EghtesadOnline: The Central Bank of Iran is to reevaluate and upgrade its rules and general approaches regarding foreign currencies, says the bank's deputy for foreign exchange policies and regulations days after changes were made in regulations concerning foreign currency offered by banks to travelers.
"On the order of central bank's deputy for foreign exchange and in line with increasing transparency, stabilizing regulations, clearing ambiguities, making basic rules compatible and facilitating foreign exchange services to bank customers, foreign exchange regulations are being reviewed," Mehdi Kasraei-Pour was also quoted as saying by the official news website of CBI.
The latest significant change in the foreign exchange workings of banks came on Wednesday when the central bank issued a directive ruling that banks are allowed to "sell travel currency at open market rates starting from September 11".
Banks currently offer foreign currency with a cap of $300 to travelers at official rates that are about 600 rials lower for each dollar compared to the open market rates, meaning that the ceiling for the sale of currency for travel at lower prices is effectively removed, Financial Tribune reported.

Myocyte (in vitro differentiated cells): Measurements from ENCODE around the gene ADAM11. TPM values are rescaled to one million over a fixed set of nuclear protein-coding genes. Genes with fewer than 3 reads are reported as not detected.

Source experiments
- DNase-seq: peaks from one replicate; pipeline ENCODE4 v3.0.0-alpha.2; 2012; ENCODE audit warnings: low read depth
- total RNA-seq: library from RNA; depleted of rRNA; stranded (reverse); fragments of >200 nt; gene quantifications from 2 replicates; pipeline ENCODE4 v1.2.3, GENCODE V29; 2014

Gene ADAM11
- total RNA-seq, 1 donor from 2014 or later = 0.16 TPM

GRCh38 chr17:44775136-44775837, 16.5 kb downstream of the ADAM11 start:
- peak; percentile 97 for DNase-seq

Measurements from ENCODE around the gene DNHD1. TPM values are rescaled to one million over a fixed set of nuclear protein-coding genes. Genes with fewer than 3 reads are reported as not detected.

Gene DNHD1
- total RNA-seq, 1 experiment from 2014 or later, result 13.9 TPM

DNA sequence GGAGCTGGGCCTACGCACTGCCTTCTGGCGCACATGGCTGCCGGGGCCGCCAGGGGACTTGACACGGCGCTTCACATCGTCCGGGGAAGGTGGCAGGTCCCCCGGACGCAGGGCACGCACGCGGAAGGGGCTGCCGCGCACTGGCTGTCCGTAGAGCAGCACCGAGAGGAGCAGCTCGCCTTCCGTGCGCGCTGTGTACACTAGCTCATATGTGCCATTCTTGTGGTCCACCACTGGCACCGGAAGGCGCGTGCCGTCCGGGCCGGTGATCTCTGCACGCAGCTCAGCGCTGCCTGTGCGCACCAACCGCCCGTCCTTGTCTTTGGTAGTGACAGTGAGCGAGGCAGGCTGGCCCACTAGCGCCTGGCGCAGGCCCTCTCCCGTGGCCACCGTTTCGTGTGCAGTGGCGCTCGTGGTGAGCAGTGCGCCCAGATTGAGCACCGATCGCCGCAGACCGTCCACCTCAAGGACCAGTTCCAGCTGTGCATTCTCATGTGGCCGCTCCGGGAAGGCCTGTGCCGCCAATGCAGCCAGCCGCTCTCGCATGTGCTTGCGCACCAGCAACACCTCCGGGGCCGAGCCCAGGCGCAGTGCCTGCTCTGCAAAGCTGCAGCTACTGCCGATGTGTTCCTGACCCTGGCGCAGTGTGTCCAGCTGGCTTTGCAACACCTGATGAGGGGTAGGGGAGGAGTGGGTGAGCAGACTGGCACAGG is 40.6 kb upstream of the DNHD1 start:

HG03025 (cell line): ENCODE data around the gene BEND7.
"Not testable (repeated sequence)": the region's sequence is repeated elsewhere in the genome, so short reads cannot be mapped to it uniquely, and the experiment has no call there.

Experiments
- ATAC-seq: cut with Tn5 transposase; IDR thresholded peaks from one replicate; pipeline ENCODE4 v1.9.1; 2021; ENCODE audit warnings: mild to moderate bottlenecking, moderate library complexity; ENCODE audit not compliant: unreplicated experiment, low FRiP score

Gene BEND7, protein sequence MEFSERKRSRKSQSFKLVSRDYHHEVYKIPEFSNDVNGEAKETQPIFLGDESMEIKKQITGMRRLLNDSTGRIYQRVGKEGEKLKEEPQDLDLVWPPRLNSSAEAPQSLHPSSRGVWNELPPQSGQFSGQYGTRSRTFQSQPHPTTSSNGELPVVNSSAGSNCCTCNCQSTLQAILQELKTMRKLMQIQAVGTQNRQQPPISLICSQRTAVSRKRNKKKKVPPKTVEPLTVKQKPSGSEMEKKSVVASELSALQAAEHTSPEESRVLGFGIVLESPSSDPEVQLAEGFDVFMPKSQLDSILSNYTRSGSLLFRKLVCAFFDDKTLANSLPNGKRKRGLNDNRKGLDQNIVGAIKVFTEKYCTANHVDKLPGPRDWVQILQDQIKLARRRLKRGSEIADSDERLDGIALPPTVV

Kasraei-Pour noted that experts at CBI's Foreign Exchange Policies and Regulations Department are working to review and update regulations and will ask for the feedback of pundits in the foreign exchange network of banks.
After final reviews are made and banking officials put their seal of approval on the new set of regulations, they will be formally communicated to the banking system "to take a significant step toward improving the climate of doing business in the country".
Improving the nation's business climate has increasingly emerged as a priority across various sectors, especially in light of the World Bank's Doing Business 2017 report that indicated Iran has slightly regressed in improving its entrepreneurial climate following years of lackluster performance.
According to the report, from a total of 190 countries, Iran ranks 120th in the index for ease of doing business and is placed 16th among 25 countries in the Middle East and North Africa region.
According to Kasraei-Pour, the upgrade in foreign exchange regulations will be made in a way that "if the plan to unify the foreign exchange rates is implemented, the new regulations would undergo the least amount of changes".
The central bank has been striving to unify the dual exchange rate regime for years. While it had promised that the official and unofficial rates would be unified by the end of the previous fiscal year in March, the lack of prerequisites such as ties with credible international banks delayed the plan.
Immediately after the administration of President Hassan Rouhani began its second tenure almost a month ago, CBI Governor Valiollah Seif renewed his pledge that the rates will be unified "soon in the new administration".
As Kasraei-Pour outlines, CBI began devising rules pertaining to foreign exchange workings as part of a unified and coherent set in 2002.
That was when policymakers first became serious about unifying the dual exchange rates and decided to prevent policymaking disorder by categorizing all the rules and bringing them under one umbrella.